Hunter's Disease By: Ryan Mock

Hunter's disease or Mucopolysaccharidosis II (MPS II) is an extremely rare inherited disease that only occurs in males. A person who has MPS II is deficient in the Iduronate 2-Sulfatase protein, which is essential in breaking down dermatan sulphate and heparin sulphate. When the amount of dermatan sulphate is high, the severity of physical symptoms are higher, and when the amount of heparin sulphate is high, the severity of brain symptoms are higher. Sadly, MPS II is a non-curable disease that is almost always fatal.

The mutation occurs in the iduronate sulfatase protein coding gene, located in the long arm of the x-chromosome. This gene produces the protein iduronate 2-sulfatase.

Hunter's Syndrome was named after Charles Hunter, who discovered the disease in 1917. Hunter diagnosed two brothers in Manitoba, Canada. He recognized the large skull and oar-shaped ribs. His disease is extremely rare. Only about 1:136,000 male births have the disease in the US, and 1:100,000-150,000 male births world wide. This statistic only includes males because females are not effected by this disease.

A 2-4 year old person with MPS II may experience many different symptoms. These symptoms include lard rounded cheeks, a broad nose, an enlarged head, or an enlarged tongue. The vocal cords may also swell, causing a deep and hoarse voice. This disease may also narrow the airway, potentially causing upper respiratory problems and/or sleep apnea.

Picture 1: The following are pictures of the large rounded cheeks some patients experience.
Picture 2: This is a picture of the enlarged head symptom.

Changes in facial features are usually the first diagnosis. Blood, urine, and tissue samples can be used to test for the deficient enzyme. This test can also show excessive amounts of complex sugar involved with the disease. Hunter's Syndrome cannot be cured, but treatments can be used to increase the patients standard of living. Doctors can help open the airway, relieving respiratory conditions. Also, surgery can be done to replace damaged heart valves if the patient is showing major cardiovascular problems.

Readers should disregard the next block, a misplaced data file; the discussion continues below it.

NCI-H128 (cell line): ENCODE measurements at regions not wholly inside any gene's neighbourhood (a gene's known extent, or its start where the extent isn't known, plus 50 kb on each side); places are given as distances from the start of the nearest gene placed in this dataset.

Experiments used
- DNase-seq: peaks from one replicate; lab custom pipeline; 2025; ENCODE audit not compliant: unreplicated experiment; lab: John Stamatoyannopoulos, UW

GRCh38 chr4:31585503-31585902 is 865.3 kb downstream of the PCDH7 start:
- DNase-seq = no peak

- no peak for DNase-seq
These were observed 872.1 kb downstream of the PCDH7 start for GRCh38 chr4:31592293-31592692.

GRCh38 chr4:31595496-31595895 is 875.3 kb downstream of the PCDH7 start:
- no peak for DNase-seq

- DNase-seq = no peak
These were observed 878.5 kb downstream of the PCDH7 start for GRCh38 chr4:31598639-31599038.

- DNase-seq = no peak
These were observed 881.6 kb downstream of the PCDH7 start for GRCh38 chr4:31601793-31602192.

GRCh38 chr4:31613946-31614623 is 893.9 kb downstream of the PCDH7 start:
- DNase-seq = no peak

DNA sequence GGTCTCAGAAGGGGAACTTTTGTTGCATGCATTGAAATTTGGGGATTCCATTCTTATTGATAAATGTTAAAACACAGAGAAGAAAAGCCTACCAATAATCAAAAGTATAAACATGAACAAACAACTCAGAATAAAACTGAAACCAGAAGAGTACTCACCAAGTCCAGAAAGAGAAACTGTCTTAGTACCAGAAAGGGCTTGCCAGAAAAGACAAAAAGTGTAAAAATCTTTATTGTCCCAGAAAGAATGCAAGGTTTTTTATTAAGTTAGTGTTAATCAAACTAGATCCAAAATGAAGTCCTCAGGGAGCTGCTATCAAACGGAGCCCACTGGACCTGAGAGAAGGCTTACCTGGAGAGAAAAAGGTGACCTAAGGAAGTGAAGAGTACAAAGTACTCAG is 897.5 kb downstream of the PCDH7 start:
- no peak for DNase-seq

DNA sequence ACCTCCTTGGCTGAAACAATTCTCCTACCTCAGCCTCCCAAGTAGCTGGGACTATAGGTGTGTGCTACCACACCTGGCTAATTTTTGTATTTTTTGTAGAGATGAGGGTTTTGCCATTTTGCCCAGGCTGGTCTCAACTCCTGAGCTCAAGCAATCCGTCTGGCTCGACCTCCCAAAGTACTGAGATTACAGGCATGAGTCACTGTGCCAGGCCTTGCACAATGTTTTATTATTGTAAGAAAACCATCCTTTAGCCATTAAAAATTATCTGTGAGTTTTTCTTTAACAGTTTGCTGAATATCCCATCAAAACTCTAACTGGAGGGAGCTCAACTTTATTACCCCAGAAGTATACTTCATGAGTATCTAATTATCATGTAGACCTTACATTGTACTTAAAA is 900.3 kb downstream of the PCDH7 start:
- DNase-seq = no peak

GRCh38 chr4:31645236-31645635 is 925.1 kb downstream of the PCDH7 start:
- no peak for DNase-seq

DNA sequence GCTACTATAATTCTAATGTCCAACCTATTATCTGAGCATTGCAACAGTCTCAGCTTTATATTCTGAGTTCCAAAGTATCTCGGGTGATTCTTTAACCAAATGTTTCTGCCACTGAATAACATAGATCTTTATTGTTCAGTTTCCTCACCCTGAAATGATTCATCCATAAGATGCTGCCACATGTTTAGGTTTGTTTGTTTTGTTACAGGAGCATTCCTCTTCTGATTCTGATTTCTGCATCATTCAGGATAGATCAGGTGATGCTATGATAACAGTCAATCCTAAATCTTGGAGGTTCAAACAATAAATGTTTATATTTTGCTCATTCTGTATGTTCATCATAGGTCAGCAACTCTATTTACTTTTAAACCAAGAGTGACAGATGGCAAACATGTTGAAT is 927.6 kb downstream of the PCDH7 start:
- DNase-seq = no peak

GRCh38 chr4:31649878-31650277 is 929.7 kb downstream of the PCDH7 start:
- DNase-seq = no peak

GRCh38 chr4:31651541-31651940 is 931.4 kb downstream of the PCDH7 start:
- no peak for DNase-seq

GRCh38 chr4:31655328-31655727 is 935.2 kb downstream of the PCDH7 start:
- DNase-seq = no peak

The prognosis for somebody diagnosed with MPS II will be either severe or mild. A person with severe MPS II will lose intellectual function, and contract diseases faster. At around age 6-8, they will lose basic functioning skills. Sadly, the life expectancy for somebody with severe MPS II is 10-20. The mild MPS II is a lot less powerful. Yes, their life span will be shortened, but they will not lose intellectual function, and will live into their adult hood.

The genetic pattern of inheritance is X-linked, and recessive. The disease is only present in males.

Picture 3: This is a visual of the chances an offspring has of being diagnosed with this disease. A woman who carries the disorder as a 1/4 chance of having an unaffected male, 1/4 chance of having an affected male, a 1/4 chance of having a carrier female, and a 1/4 chance of having an unaffected female.

There has been much current research on enzyme and gene therapies that can slow the progress of the disease, and lessen its severity. Enzyme therapy is when man-made or genetically engineered enzymes are used to replace defective enzymes and ease the disease symptoms. Enzyme therapy is given through an IV line. Although many doctors believe it will increase the patient’s standard of life, it does have some negatives. It has caused serious allergic reactions, and other minor symptoms. Gene therapy is another new treatment, but needs more work until it could be used on real patients. It replaces the chromosome that creates the missing enzyme, and could potentially be the cure.

Works Cited

Title Picture: Harper, Isabel. “Isabel Harper.” Pinterest, www.pinterest.com. Accessed 5 Feb. 2017.

Information: “IDS Iduronate 2-sulfatase.” National Center for Biotechnology Information, 25 Jan. 2017, www.ncbi.nlm.nih.gov. Accessed 5 Feb. 2017.

Picture 1 and 2 plus information: “Mucopolysaccharidosis Type 2.” Genetics Home Reference, U.S. National Library of Medicine, 31 Jan. 2017, ghr.nlm.nih.gov. Accessed 5 Feb. 2017.

Picture 3 plus information: Staff, Mayo Clinic. “Hunter Syndrome.” Mayo Clinic, Mayo Foundation for Medical Education and Research, 2017, www.mayoclinic.org. Accessed 5 Feb. 2017.

Created By
Ryan Mock
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